Contrary to popular belief, most educated individuals in the 15th century, and especially sailors, already knew that the earth was round. What was not realized by Columbus, however, was just how big a globe it was. Columbus seriously underestimated the size of the planet.

Seaworthy Cuisine

The menu for Spanish seamen consisted of water, vinegar, wine, olive oil, molasses, cheese, honey, raisins, rice, garlic, almonds, sea biscuits, dry legumes such as chickpeas, lentils, beans, salted and barreled sardines, anchovies, dry salt cod and pickled or salted meats (beef and pork), salted flour.

Food, mostly boiled, was served in a large communal wooden bowl. It consisted of poorly cooked meat with bones in it, the sailors attacking it with fervor, picking it with their fingers as they had no forks or spoons. The larger pieces of meat were cut with the knife each sailor carried. Fish was eaten most often. On calm days, the crew would fish and then cook their catch.

Return to Spain and Additional Voyages

On Christmas Day, 1492, the Santa Maria sank off Hispaniola. Columbus departed for Spain on January 16, 1493 on the Niña, arriving there on March 4.

Columbus made three additional voyages to the New World. The second voyage set sail in September, 1493, with 17 ships. During his expeditions, he helped to colonize Hispaniola, and discovered the South American mainland. He did not, however, see mainland North America during any of his voyages.

He returned to Spain for the last time on November 7, 1504. He died at Valladolid, Spain on May 20, 1506, at the age of 55.

Controversy

Much controversy exists over Columbus’ expeditions and whether or not one can “discover” an already-inhabited land. The natives of the Bahamas and other islands on his journey were peaceful and friendly. Yet many of them were later enslaved by the Spanish. Also, it is known that the Vikings explored the North American coast 500 years before Columbus.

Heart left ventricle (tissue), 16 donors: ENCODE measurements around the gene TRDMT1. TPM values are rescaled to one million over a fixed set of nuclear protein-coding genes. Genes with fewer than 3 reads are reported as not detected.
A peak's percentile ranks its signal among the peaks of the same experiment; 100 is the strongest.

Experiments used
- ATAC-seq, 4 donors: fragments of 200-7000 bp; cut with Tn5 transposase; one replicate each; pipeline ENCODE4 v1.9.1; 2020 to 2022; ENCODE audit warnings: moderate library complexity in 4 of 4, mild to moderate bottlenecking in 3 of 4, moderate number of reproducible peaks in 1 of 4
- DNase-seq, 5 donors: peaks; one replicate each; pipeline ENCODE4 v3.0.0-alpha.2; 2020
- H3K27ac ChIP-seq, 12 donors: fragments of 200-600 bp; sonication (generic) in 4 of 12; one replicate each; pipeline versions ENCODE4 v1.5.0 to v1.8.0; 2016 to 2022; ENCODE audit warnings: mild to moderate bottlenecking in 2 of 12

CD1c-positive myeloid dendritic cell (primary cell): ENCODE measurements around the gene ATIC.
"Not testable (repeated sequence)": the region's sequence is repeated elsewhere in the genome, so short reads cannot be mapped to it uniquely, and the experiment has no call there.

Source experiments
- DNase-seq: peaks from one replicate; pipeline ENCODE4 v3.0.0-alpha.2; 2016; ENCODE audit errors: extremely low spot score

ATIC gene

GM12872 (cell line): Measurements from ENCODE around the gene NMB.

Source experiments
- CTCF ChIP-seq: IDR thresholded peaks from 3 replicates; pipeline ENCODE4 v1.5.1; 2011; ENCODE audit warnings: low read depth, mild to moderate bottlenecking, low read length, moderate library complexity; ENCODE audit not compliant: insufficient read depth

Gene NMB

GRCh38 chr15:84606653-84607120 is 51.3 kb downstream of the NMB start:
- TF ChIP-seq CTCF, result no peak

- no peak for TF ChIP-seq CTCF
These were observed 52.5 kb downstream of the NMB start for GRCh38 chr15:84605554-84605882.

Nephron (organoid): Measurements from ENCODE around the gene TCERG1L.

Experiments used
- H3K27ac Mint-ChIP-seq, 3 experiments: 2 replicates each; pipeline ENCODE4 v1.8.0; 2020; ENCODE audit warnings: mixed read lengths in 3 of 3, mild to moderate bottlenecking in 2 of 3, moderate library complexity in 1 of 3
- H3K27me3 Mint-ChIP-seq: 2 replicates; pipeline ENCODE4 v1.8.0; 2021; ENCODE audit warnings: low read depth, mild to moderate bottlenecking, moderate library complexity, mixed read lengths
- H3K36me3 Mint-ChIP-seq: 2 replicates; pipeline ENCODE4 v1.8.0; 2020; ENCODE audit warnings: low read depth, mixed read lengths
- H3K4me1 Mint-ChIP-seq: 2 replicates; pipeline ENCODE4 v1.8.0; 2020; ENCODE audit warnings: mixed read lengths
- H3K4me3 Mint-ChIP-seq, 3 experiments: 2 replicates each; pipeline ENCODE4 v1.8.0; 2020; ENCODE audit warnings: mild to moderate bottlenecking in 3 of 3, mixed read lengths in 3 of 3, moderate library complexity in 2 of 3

Nevertheless, Columbus’ expedition was unique and important in that it resulted in the first intertwining of Europe with the Americas, resulting in the first permanent European colonies in the New World.

http://wilstar.com/holidays/columbus.htm

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  1. Dom Nizza Says:

    And that is only what one Italian did. Your Blog James, might not be able to handle the long list of Italians that contributed to the Arts, Sciences, Music and so much more to America.

    Have a great (Italian) Holiday everyone.
    …..

  2. its ONLY fair that since there is black history month…we italians deserve italian history month..or more

  3. sorry folks there is one error ,yes some indians were enslaved but most died because the white man brought diseases that the indians had no immunity ….

  4. everybody needs something

  5. I wonder if the crew was smoking something when the ship sank on Christmas Day?

    Maybe they discovered Cuban cigars or something from ELSE?

    Why only one ship? Is there any history, why the ship sank? A storm, a reef or maybe reefers.